Judicial Council Decisions Search
Decision No. 706
April 28 1994
In Re: Review of Bishop's Decision of Law in the North Carolina Conference Concerning Authority of Administrative Board to Make Changes in Policy.
Digest of Case
The Administrative Board has the power to make, as well as change, policy. Any policy adopted may not be in violation of the Discipline. The decision of the bishop is affirmed.
Statement of Facts
This matter began in April, 1990 when the Administrative Board of the First United Methodist Church in Morehead City, North Carolina adopted a policy concerning the church's acceptance of financial gifts. A lay member of this church challenged the adoption of this policy by the Administrative Board, arguing that such action could be taken only by the Charge Conference. The action was subsequently declared legal by the district superintendent, the bishop, and the Judicial Council in Decision 667, dated October 25, 1991. Then, at the November, 1992 Charge Conference of this same church, the same lay member raised the same concern, but this time emphasized that he was not challenging that the Administrative Board could make policy. He maintained that, once a policy was adopted it could not be changed by the Administrative Board in violation of the provisions of the Discipline, and that if a change of policy was to be adopted it should be done by the Charge Conference so that it could be readily appealed if it violated the Discipline. The district superintendent ruled that "The Administrative Board can make changes in policy without the authority of the Charge Conference." His ruling was affirmed by the bishop. JURISDICTION The Judicial Council has jurisdiction under Par. 2612 of the 1992 Discipline. ANALYSIS First, neither an Administrative Board of a local church nor its Charge Conference can adopt a policy in violation of the Discipline. In the instant matter, the First United Methodist Church of Morehead City's policy concerning financial gifts does not violate the Discipline. It simply and appropriately lists what financial gifts will be accepted by and/or funneled through the church. The paragraph cited by petitioner as being violated (now Par. 270.4(e) of the 1992 Discipline) refers to the obligation of the Committee on Finance to promptly forward contributions to their designated recipients. Par. 270.4(e) does not address what church body is to make the determination as to what contributions the church will accept, nor does it define what financial gifts must be accepted. Second, adopting a new policy is no different than changing an existing policy. The bishop's ruling is affirmed in which he stated: "This decision isbased on Paragraph 257 (page 147), The Book of Discipline of The United Methodist Church, 1992 Edition, which states that the Administrative Board shall '. . . determine policy . . .' of the local church."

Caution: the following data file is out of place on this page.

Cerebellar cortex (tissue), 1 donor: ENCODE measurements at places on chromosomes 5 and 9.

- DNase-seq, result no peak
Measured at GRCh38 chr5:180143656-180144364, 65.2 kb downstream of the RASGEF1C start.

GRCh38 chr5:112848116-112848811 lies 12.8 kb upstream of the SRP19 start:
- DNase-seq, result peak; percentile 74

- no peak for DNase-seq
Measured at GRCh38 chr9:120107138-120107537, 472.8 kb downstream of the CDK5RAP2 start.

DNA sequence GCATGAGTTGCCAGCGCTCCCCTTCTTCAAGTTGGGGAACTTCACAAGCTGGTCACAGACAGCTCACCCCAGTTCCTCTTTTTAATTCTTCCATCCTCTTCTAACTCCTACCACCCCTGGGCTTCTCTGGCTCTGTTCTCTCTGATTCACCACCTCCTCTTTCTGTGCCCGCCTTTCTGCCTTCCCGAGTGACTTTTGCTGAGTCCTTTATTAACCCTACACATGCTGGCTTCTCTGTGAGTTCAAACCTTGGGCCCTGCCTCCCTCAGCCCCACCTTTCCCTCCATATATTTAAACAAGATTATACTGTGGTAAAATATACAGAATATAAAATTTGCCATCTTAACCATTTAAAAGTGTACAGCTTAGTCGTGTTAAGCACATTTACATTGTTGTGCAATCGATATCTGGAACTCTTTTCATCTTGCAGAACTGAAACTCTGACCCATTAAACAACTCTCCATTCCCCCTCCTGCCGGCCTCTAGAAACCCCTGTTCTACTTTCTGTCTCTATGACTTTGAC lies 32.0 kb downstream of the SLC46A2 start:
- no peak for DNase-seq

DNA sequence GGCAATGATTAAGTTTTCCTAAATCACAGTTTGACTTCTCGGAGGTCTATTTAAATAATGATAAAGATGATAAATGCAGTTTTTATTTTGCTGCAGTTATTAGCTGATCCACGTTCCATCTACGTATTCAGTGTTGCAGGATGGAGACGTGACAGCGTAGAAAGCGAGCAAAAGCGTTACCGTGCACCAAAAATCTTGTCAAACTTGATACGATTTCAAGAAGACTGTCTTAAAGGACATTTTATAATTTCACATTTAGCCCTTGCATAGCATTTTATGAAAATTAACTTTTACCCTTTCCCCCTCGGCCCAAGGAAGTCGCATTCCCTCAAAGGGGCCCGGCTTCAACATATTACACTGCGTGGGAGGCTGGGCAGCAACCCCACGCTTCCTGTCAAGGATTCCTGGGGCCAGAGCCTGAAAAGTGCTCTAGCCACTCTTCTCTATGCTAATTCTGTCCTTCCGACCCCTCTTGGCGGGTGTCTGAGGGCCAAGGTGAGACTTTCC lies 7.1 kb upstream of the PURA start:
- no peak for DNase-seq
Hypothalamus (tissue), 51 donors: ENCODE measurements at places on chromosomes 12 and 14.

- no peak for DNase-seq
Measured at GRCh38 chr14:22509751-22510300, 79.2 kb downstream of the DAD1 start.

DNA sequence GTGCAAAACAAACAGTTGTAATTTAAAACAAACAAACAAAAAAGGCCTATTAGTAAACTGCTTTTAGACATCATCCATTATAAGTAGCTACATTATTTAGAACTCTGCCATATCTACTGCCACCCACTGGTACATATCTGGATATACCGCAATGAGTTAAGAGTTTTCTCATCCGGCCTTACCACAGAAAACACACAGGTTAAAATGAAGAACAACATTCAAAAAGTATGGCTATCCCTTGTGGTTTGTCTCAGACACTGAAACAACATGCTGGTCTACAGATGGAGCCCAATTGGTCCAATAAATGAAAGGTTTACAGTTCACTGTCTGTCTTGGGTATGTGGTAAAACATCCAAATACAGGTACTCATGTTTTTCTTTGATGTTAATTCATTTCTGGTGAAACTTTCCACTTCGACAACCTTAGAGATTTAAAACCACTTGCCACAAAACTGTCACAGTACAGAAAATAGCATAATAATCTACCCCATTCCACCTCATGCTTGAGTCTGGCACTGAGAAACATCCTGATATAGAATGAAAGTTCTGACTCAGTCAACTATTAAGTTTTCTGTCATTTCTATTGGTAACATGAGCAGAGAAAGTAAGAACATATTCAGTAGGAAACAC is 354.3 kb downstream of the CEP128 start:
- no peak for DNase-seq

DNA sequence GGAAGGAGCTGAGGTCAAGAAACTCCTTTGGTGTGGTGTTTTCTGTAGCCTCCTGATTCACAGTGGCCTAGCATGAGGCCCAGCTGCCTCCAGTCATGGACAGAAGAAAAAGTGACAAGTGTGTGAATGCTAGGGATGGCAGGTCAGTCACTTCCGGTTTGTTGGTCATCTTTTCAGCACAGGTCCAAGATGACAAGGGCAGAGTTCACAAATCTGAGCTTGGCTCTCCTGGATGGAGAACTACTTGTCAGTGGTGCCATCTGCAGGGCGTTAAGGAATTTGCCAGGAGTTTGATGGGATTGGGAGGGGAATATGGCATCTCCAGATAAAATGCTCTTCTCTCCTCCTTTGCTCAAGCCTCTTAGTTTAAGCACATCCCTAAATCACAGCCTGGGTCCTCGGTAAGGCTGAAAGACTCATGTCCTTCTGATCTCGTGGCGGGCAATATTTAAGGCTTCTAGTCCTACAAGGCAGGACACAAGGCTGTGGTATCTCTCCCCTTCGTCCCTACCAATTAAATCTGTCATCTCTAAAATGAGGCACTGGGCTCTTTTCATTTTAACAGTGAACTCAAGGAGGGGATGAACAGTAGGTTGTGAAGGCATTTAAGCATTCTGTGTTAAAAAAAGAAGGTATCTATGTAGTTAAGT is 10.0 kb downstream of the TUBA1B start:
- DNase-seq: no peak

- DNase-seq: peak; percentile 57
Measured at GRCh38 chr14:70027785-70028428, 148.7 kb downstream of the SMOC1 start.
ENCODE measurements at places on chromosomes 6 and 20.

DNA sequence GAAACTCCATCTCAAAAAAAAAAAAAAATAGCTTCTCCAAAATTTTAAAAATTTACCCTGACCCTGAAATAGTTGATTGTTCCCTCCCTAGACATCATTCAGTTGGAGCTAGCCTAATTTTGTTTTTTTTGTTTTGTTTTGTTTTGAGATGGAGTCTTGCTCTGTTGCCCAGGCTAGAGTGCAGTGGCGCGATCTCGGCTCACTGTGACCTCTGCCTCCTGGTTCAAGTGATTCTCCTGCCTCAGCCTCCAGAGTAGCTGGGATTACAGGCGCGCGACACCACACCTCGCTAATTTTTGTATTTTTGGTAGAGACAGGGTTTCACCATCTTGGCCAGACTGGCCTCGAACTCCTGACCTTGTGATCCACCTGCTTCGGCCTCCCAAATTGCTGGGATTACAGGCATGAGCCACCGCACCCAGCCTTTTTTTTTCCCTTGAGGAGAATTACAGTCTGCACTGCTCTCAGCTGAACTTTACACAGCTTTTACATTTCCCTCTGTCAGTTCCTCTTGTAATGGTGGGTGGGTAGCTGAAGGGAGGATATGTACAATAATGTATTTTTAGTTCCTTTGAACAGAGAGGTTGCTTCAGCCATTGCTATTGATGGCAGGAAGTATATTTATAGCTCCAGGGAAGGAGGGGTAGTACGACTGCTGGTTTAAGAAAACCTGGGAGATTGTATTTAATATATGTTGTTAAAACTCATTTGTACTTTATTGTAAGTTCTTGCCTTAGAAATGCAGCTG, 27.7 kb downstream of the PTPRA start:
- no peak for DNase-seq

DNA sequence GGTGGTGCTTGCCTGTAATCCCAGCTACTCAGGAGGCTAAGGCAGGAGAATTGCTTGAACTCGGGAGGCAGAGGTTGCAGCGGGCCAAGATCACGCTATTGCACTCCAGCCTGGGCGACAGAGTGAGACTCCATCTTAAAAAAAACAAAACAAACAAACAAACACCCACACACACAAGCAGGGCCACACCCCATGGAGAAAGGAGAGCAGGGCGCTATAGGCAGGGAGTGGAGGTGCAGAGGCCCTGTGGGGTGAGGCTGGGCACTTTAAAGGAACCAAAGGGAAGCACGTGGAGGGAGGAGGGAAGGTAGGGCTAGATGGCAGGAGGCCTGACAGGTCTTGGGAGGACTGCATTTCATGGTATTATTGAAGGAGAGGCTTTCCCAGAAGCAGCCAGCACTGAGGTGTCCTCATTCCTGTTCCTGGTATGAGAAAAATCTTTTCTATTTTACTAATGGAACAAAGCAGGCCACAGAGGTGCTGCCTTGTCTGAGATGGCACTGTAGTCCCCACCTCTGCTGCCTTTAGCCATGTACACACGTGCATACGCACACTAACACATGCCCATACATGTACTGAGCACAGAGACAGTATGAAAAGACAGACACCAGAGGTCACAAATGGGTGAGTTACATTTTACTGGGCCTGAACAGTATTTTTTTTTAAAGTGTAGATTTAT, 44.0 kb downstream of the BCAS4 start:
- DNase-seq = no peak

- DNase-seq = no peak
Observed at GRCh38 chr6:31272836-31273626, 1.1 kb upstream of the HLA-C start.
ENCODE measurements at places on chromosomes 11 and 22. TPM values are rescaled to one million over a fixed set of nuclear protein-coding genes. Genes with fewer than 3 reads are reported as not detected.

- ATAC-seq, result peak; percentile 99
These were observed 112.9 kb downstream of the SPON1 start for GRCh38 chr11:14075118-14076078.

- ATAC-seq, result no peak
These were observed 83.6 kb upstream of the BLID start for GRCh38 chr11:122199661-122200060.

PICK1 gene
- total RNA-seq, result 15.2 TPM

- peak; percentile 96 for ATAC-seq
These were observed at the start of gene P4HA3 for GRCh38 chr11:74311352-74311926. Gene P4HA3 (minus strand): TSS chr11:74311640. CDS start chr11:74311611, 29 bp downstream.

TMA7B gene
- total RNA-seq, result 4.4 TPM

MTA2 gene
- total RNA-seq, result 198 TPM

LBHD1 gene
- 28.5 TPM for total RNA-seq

The Administrative Board has the power to make, as well as change, policy. Any policy adopted may not be in violation of the Discipline, and in the instant matter the policy of the Administrative Board is in accord with the Discipline. The decision of the bishop is affirmed.